* Walruses abandon Aleutians
* Sign on Mount St. Helens: "Closed for the Season"
* North Dakotans put gloves away, take out mittens
* Boy Scouts in Eau Claire start Klondike Derby

-70 / -57
* Glaciers in Central Park
* Hudson residents replace diving boards with hockey nets
* Green Bay snowmobilers organize trans-lake race to Sault Ste. Marie

-80 / -62
* Polar bears abandon Baffin Island
* Girl Scouts in Eau Claire start Klondike Derby

-90 / -68
* Edge of Antarctica reaches Rio de Janeiro
* Lawyers chase ambulances for no more than 10 miles
* Minnesotans migrate to Wisconsin thinking it MUST be warmer

-100 / -73
* Santa Claus abandons North Pole
* North Dakotans pull down earflaps

-173 / -114
* Ethyl alcohol freezes

-297 / -183
* Oxygen precipitates out of atmosphere
* Microbial life survives only on dairy products

-445 / -265
* Superconductivity

-452 / -269
* Helium becomes a liquid

-456 / -271
* Texas drivers drop below 85 MPH on I-35

-458 / -272
* Incumbent politicians renounce campaign contributions

-460 / -273 (Absolute Zero)
* All atomic motion ceases
* Wisconsinites admit it's getting a mite nippy


In a fit of spring feverishness last week, I decided to begin my project of doubling the size of our garden beside the house. Because of the economy, we would like to raise more vegetables than usual – hopefully with enough to can and/or freeze.

Here's a picture of the project at the halfway point:

picture of garden widening

Here's a picture after I'd removed all the sod and moved all the border stones:

picture of garden widening

I was able to lift the sod in small squares with my spading fork and move them to a spot in the backyard that was a barren low spot. It was not only great aerobic exercise for me, but it also elevated recycling to an art form. Here's a picture of the sod in place:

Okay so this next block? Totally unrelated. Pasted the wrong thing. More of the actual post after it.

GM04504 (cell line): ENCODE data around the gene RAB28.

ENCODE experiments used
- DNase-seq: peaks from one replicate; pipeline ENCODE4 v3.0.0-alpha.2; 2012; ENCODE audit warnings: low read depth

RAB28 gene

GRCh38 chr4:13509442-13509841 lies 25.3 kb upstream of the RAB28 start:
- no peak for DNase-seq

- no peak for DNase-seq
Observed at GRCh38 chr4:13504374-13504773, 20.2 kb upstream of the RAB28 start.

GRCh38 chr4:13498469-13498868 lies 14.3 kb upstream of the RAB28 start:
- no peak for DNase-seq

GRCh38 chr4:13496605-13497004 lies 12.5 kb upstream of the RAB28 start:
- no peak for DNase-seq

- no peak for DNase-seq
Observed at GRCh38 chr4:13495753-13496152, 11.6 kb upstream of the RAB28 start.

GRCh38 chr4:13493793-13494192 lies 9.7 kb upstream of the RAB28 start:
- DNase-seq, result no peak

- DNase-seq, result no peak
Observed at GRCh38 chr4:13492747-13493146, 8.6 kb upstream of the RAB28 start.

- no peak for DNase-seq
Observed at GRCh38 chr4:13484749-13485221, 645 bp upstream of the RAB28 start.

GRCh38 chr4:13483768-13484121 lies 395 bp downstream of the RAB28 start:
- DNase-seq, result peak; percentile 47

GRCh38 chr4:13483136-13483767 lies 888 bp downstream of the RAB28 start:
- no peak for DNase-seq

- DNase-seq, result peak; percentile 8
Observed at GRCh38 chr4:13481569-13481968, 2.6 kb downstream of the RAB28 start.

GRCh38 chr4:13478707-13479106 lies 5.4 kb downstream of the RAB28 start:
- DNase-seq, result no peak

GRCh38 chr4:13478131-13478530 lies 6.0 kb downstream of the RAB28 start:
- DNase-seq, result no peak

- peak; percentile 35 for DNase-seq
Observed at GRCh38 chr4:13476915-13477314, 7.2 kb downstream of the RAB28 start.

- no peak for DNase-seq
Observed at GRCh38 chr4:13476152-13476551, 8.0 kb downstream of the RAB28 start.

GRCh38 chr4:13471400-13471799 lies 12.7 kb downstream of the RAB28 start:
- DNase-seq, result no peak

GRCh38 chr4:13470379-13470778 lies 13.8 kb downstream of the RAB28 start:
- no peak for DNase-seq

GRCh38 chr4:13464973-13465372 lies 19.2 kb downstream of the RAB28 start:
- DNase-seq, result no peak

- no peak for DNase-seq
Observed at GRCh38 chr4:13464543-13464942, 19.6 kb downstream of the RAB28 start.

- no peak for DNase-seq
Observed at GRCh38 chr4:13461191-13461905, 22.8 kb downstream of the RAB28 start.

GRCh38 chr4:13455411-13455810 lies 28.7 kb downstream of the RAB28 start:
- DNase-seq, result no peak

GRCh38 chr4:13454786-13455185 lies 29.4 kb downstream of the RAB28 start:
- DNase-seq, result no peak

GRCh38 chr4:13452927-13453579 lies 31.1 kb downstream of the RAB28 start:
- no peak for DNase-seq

picture of sod

This Saturday I plan to till in the topsoil and compost I bought this week. Then I'll cover the garden with a nice layer of mulched up oak leaves. I'll put out pictures of that process next week.

I was pleased that my last blog post drew a comment from Mike the Taxidermist. I e-mailed Kyle the coyote from a link on Mike's website. Here's a link to his comment.

Do any of the rest of you have spring fever? How is it manifesting itself in your life?

"Continuity in everything is unpleasant. Cold is agreeable, that we may get warm." - Blaise Pascal

=^..^= =^..^=

If it's zero degrees outside today and it's supposed to be twice as cold tomorrow, how cold is it going to be?

Print This Post Print This Post

If you enjoyed this post, to get updates when I post to my blog, sign up for your preferred method below — RSS, Twitter, or e-mail.

18 Comments on “Does Anyone Else Have Spring Fever?”

  1. #1 Zina
    on Feb 20th, 2009 at 2:48 am

    It has been very cold here in Germany too this year. For about 3 weeks in Dec and Jan. it was -12/-16 Celsius. During this time a friend tried to dig holes for fenceposts…didn’t really work of course. He has a new dog and it was getting out all the time. Now the dog is in the basement while he is at work all day.